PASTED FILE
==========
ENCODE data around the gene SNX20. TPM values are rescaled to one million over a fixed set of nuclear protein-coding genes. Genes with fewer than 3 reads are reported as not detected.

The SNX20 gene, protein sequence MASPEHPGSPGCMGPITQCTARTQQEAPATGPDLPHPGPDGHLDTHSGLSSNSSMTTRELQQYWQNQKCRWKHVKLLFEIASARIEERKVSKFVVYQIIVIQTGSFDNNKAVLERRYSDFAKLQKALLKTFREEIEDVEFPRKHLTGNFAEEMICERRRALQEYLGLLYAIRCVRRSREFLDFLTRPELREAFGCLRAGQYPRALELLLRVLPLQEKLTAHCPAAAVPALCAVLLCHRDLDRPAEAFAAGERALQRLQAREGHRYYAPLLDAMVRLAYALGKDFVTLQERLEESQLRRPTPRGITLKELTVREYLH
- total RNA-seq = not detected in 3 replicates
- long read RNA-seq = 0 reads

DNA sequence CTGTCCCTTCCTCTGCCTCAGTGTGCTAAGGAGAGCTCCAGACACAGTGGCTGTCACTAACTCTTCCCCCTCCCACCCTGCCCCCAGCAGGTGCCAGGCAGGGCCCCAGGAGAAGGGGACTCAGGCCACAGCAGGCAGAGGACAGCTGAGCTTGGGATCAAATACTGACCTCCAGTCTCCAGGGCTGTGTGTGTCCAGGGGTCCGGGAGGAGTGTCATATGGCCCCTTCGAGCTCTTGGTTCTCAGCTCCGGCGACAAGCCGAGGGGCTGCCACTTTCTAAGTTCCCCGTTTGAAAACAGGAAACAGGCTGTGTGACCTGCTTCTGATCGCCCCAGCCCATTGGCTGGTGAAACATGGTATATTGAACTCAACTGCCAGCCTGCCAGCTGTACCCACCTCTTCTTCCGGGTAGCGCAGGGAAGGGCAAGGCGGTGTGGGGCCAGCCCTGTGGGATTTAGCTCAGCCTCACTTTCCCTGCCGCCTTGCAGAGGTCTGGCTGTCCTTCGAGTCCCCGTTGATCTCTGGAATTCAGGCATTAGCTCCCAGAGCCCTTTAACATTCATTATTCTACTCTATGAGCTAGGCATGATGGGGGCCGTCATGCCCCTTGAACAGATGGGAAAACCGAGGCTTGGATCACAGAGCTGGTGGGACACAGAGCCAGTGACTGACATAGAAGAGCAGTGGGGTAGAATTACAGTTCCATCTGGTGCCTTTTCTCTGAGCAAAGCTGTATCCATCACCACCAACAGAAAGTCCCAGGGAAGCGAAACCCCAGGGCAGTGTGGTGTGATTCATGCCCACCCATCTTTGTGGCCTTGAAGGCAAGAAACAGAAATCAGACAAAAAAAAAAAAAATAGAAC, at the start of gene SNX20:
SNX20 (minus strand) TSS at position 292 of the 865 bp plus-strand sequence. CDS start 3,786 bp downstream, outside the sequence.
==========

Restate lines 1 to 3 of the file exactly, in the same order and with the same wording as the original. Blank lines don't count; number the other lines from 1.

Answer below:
ENCODE data around the gene SNX20. TPM values are rescaled to one million over a fixed set of nuclear protein-coding genes. Genes with fewer than 3 reads are reported as not detected.

The SNX20 gene, protein sequence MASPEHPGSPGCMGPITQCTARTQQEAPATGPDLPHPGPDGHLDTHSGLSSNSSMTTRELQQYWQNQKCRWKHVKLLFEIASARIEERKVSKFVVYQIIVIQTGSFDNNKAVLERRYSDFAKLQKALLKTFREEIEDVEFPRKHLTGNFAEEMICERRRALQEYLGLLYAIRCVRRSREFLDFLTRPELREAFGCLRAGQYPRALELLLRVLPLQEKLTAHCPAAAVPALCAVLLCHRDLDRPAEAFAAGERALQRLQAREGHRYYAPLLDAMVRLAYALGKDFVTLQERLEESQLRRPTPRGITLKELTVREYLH
- total RNA-seq = not detected in 3 replicates